Submission Before The Hon’ble Supreme Court:

Counsel for both the parties made their submissions before the Hon’ble Supreme Court, stating that the law laid down in A. Ayyasamy’s case is in para 25 and not in para 26 of the judgement and while dealing with an issue for application under Section 8 of the Act, the focus of the Court has to be on the question as to “whether jurisdiction of the Court has been ousted instead of focusing on the issue or not. It has to be kept in mind that insofar as the statutory scheme of the Act is concerned, it does not specifically exclude any category of cases as non-arbitrable. Such categories of non-arbitrable subjects are carved out by the Courts, keeping in mind the principle of common law that certain disputes which are of public nature, etc. are not capable of adjudication and settlement by arbitration and for resolution of such disputes, Courts, i.e. public fora, are better suited than a private forum of arbitration”.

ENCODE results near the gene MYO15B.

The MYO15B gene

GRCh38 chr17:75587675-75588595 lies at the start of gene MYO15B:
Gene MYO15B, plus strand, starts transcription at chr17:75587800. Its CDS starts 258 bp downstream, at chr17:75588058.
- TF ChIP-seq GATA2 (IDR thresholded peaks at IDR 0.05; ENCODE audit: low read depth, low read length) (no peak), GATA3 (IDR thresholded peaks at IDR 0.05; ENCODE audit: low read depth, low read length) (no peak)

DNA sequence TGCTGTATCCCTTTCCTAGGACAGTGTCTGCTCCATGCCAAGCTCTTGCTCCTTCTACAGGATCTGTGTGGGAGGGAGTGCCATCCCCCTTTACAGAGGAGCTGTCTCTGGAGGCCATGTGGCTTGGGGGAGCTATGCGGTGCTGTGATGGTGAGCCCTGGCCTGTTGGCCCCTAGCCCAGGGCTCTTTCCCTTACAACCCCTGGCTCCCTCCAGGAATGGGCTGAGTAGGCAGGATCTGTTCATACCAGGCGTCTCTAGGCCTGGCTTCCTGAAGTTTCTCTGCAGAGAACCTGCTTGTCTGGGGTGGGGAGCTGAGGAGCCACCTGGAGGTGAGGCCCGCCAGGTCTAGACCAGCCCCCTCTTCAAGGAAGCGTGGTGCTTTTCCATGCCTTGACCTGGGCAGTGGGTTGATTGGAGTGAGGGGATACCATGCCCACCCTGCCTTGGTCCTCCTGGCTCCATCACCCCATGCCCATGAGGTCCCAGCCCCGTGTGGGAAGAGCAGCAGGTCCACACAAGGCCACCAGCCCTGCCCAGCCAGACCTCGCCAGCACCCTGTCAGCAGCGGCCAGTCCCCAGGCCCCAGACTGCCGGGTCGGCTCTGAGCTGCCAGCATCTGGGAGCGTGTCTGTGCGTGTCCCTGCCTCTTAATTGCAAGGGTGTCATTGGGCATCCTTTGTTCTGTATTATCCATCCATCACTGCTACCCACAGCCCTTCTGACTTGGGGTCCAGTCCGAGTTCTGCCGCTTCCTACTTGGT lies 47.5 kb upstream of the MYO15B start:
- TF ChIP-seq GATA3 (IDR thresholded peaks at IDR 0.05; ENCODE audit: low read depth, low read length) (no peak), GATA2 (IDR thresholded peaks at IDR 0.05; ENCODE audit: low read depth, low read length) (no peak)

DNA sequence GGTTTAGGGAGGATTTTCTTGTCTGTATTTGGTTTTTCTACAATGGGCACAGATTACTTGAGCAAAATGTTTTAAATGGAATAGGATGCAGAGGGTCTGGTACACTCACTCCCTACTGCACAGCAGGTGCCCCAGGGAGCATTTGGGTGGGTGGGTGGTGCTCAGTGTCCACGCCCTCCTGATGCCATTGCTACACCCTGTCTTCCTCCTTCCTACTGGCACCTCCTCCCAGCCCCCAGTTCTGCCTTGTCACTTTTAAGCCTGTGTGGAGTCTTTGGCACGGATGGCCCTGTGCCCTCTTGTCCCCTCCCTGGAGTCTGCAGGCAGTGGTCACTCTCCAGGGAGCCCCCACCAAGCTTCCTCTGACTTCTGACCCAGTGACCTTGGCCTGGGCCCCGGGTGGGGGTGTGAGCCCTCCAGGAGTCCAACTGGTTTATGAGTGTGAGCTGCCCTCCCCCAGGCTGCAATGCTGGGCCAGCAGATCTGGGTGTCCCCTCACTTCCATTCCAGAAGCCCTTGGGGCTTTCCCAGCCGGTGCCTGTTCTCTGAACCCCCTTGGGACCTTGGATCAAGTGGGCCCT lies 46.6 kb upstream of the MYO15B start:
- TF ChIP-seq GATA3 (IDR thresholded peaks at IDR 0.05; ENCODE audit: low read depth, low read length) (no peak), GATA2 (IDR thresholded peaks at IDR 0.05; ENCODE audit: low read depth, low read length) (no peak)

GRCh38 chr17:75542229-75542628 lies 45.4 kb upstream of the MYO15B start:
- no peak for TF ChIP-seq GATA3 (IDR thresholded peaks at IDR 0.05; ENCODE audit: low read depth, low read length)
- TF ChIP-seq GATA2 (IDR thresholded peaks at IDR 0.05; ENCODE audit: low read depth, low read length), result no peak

Therefore, the inquiry of the Court, while dealing with an application under Section 8 of the Act, should be on the aforesaid aspect, viz. “whether the nature of the dispute is such that it cannot be referred to arbitration, even if there is an arbitration agreement between the parties. When the case of fraud is set up by one of the parties and on that basis that party wants to wriggle out that arbitration agreement, a strict and meticulous inquiry into the allegations of fraud is needed and only when the Court is satisfied that the allegations are of serious and complicated nature that it would be more appropriate for the Court to deal with the subject matter rather than relegating the parties to arbitration, then alone such an application under Section 8 should be rejected”.